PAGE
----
Published: 7 December 2018
Many of our clients, justifiably, ask the question “Why do I need a contract?”. Most of the time this question is asked in situations where the business relationship has just started, and things seem to be going really well. I have often heard the phrase “There is no need to get lawyers involved – they just complicate things”. This can be true, however, there is also a lot of merit in getting good lawyers in to draft your contracts.
There are three major reasons why it is good to get a contract drafted by a professional. The first is that you don’t know your unknowns, the second is that contracts help with minor disputes and the third and final reason is that contracts help in situations of major disputes.
You don’t know your unknowns
I used to service my own car – it wasn’t a difficult job as I knew where to get the parts and my car is relatively simple to service. I stopped servicing my car myself when I started running into trouble with my car breaking down and I realised that I needed a professional to look out for things that I couldn’t see or didn’t know to look for. The same is true for contracts; you might feel comfortable with a handshake, conversation or email to seal the deal, but you don’t know what you are missing from a legal perspective.
There may be certain pieces of legislation you need to comply with like the Consumer Protection Act, 2008, the National Credit Act, 2005 or the Companies Act, 2008. You may not realise that you are unintentionally changing the terms of your deal by sending an email out (yes, emails can change your agreements). You might want to go to arbitration or mediation instead of going to court if you land up in a dispute. These are just a few examples of the minefield that can be out there when drafting contracts.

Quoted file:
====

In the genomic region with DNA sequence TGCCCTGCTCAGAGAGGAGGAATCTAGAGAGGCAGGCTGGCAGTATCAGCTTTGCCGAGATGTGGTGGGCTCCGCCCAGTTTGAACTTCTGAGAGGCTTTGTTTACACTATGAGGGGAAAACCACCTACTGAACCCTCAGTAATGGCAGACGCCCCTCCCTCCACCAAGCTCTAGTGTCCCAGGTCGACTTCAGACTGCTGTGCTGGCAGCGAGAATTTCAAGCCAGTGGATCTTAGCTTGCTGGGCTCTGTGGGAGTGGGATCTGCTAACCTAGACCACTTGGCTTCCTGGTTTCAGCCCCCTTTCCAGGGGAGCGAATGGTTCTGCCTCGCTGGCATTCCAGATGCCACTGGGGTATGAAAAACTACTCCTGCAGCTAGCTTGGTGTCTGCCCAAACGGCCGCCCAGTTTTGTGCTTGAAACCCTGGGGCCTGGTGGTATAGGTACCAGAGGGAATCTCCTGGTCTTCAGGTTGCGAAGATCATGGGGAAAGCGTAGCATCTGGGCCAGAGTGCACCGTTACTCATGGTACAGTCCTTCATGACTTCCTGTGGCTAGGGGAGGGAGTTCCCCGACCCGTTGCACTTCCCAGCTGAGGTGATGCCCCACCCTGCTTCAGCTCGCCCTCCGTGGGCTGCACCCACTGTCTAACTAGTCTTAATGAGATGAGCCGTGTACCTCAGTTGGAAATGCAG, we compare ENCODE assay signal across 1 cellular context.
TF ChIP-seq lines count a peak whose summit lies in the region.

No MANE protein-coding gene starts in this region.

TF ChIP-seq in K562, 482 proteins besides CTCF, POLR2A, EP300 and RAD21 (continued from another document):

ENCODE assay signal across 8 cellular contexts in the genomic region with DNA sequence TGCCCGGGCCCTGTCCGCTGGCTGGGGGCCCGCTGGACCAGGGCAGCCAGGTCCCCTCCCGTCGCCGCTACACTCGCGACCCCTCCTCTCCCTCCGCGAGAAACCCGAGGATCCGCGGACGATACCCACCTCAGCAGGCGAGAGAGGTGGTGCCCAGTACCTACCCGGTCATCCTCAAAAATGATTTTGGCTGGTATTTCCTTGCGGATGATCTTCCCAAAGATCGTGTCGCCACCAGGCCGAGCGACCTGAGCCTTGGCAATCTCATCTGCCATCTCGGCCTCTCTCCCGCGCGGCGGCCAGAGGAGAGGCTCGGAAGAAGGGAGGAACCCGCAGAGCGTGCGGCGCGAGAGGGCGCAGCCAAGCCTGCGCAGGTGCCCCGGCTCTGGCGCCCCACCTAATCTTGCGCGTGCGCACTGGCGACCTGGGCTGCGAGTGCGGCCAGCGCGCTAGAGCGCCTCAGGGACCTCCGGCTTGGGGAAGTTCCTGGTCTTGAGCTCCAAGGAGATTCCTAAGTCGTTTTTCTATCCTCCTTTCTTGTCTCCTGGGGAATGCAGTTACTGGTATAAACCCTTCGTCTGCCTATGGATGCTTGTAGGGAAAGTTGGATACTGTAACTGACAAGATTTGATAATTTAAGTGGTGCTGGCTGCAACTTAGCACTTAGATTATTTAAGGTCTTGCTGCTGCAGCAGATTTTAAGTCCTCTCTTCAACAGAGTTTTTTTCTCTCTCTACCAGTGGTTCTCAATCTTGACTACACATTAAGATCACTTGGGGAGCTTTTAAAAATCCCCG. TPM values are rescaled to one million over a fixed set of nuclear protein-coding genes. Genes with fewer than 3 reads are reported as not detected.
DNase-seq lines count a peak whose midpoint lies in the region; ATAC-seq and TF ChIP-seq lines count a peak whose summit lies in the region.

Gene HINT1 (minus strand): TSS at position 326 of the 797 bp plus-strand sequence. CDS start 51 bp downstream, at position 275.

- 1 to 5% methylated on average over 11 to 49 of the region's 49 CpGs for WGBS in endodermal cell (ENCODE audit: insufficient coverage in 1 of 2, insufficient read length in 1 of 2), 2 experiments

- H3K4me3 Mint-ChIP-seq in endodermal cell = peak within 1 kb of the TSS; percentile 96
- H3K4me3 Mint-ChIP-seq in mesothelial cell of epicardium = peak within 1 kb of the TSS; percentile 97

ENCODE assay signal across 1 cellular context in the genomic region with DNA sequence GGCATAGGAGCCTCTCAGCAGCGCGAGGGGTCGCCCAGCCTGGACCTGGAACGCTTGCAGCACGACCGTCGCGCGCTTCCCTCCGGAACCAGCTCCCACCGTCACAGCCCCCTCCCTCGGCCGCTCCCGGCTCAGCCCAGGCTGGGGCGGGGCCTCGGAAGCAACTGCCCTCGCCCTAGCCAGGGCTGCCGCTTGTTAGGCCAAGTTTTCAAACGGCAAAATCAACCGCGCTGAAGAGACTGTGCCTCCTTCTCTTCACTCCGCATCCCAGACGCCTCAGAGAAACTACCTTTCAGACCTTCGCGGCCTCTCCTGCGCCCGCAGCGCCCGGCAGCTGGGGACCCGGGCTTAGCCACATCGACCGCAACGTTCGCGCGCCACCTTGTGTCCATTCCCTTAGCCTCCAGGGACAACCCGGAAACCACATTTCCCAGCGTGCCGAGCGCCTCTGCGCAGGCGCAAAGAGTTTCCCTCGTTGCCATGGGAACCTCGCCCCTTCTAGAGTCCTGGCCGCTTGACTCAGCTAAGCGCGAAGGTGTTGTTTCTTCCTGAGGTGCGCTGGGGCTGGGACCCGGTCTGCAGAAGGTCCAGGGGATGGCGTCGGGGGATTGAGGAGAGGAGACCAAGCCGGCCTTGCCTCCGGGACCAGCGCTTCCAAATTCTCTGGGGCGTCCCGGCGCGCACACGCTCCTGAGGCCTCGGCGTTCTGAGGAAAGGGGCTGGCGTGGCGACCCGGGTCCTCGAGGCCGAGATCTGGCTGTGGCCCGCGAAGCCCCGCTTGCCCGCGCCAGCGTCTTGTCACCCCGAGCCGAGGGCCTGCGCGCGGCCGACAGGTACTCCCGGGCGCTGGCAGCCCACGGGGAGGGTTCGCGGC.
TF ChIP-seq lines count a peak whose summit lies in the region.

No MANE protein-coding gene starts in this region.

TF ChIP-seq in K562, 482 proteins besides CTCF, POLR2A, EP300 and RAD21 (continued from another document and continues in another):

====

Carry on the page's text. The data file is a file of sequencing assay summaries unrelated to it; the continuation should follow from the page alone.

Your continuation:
The beauty of engaging a lawyer to draft your agreement is that you often thresh out issues that you wouldn’t necessarily have considered. This then gives you a solid base to work from when you run into a minor dispute. A minor dispute would be something that is not a deal-breaker but is often a misunderstanding as to who should be doing what. If you have not worked through this and written it down, then you end up engaging in a game of “he said / she said” which can turn into a major dispute. If we are all honest with ourselves, our memories are not perfect, so writing something down that is well thought out helps everyone have clear boundaries and often puts an end to those minor disputes quickly.
Major disputes come in where one person has done something that cuts to the core of the relationship, resulting in the relationship ending. This is probably where a clear and well drafted contract is most important. You might feel like you will never land up in a place like this, and the probability is that you won’t, but a contract is often drafted (like an insurance policy is taken out) for the “just in case” situations.
Where a contract is clear as to who should be doing what and you land up in a major dispute, this can result in the matter being settled before court proceedings are launched, as everyone knows where they stand. If you do land up in court proceedings, it could assist you in getting a better settlement as the vast majority of commercial matters never make it to a court hearing but are settled before they arrive there. If your opponent feels like they have some wiggle room, they may take their chances at a hearing rather than settling with you resulting in long drawn out (and expensive) court proceedings.
Overall, contracts are very useful tools in business and they can be of great assistance. It is important to have them drafted by a professional, although it may not seem like it at the time, and it is more important that they are clear and deal with all the important aspects of your relationship. This could save you and your business a lot of trouble down the line.